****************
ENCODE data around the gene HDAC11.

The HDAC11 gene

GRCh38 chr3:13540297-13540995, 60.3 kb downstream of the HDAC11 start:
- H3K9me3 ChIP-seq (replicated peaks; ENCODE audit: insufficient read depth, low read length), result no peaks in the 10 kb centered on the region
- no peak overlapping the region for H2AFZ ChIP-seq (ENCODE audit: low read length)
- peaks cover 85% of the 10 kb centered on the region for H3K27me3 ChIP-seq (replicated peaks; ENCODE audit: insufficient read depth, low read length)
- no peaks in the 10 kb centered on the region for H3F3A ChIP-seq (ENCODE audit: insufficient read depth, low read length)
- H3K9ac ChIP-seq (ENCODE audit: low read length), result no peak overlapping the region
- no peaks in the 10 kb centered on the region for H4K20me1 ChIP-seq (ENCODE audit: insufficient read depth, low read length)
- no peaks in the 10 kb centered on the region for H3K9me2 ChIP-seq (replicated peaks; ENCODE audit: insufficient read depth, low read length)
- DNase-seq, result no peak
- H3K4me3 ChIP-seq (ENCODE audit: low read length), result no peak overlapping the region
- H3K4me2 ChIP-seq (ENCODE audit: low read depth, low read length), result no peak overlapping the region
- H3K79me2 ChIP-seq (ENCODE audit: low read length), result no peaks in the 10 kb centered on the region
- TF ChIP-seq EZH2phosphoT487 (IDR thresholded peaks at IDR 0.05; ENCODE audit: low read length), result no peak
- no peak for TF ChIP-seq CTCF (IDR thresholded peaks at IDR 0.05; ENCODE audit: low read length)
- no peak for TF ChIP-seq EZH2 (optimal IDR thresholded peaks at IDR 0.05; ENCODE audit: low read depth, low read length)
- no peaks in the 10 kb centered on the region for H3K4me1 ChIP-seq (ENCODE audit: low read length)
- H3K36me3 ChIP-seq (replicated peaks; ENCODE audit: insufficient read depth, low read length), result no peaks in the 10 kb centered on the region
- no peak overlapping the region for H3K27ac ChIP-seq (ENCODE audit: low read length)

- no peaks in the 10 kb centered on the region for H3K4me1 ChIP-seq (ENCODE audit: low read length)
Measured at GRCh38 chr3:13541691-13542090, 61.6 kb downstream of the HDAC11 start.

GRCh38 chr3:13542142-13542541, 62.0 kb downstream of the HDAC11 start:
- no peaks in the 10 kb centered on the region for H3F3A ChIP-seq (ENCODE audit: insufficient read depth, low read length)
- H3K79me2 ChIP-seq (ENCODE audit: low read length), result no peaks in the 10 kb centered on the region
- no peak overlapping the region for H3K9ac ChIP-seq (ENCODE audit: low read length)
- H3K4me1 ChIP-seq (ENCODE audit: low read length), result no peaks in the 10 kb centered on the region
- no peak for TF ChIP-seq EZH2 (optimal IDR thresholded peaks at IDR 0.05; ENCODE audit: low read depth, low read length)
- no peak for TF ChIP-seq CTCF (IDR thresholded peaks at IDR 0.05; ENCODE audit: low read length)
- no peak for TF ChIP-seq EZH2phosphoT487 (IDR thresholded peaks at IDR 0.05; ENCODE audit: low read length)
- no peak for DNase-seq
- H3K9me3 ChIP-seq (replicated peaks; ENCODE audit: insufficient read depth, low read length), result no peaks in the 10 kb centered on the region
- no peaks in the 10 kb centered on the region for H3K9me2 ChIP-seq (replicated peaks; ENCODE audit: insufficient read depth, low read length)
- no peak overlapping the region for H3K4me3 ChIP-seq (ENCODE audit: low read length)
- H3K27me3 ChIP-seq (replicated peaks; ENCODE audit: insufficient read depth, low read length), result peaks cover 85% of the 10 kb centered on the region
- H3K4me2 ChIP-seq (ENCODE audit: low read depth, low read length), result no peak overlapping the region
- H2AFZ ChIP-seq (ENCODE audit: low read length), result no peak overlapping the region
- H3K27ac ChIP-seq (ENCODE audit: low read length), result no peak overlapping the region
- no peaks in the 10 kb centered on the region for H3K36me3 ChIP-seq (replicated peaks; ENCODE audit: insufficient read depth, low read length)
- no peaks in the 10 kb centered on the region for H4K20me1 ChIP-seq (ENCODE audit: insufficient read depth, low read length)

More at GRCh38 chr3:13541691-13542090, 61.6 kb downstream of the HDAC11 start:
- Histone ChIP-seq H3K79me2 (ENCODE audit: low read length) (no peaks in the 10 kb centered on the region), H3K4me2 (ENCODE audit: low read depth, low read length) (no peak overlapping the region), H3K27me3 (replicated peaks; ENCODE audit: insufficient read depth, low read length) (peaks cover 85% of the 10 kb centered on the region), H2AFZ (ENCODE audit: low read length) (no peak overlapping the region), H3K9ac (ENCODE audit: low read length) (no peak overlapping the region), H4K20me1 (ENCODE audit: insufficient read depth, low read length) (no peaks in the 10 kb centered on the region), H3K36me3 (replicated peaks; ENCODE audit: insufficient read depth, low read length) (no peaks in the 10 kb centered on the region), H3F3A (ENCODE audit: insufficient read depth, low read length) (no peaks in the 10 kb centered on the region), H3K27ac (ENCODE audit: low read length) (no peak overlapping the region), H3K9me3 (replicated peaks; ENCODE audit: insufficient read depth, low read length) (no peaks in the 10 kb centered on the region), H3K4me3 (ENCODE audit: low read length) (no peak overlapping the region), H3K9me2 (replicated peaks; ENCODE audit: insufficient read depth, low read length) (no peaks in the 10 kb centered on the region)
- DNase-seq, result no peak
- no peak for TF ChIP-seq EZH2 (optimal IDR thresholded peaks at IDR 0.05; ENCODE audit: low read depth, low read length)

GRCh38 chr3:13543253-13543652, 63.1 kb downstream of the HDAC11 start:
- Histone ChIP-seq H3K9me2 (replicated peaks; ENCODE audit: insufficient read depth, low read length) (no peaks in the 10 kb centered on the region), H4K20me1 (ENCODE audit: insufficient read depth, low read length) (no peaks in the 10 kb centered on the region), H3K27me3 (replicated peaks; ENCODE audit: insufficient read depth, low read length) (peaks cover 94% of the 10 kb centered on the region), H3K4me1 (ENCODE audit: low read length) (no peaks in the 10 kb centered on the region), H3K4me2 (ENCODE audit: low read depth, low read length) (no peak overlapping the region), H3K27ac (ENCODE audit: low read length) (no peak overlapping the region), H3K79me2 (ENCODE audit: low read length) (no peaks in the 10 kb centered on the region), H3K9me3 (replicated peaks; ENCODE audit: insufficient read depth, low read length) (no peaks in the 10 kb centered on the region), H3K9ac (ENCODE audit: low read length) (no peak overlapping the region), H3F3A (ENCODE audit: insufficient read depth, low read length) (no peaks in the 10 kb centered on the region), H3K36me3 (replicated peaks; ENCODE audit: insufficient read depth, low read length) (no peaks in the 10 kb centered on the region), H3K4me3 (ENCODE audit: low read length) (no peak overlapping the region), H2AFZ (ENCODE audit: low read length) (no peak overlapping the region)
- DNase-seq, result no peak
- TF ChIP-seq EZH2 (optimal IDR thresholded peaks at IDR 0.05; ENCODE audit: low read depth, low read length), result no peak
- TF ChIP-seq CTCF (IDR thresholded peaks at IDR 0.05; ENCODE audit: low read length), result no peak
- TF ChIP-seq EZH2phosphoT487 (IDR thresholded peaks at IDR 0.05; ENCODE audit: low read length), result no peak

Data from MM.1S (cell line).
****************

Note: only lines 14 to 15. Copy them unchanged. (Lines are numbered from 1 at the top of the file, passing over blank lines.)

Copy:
- H3K79me2 ChIP-seq (ENCODE audit: low read length), result no peaks in the 10 kb centered on the region
- TF ChIP-seq EZH2phosphoT487 (IDR thresholded peaks at IDR 0.05; ENCODE audit: low read length), result no peak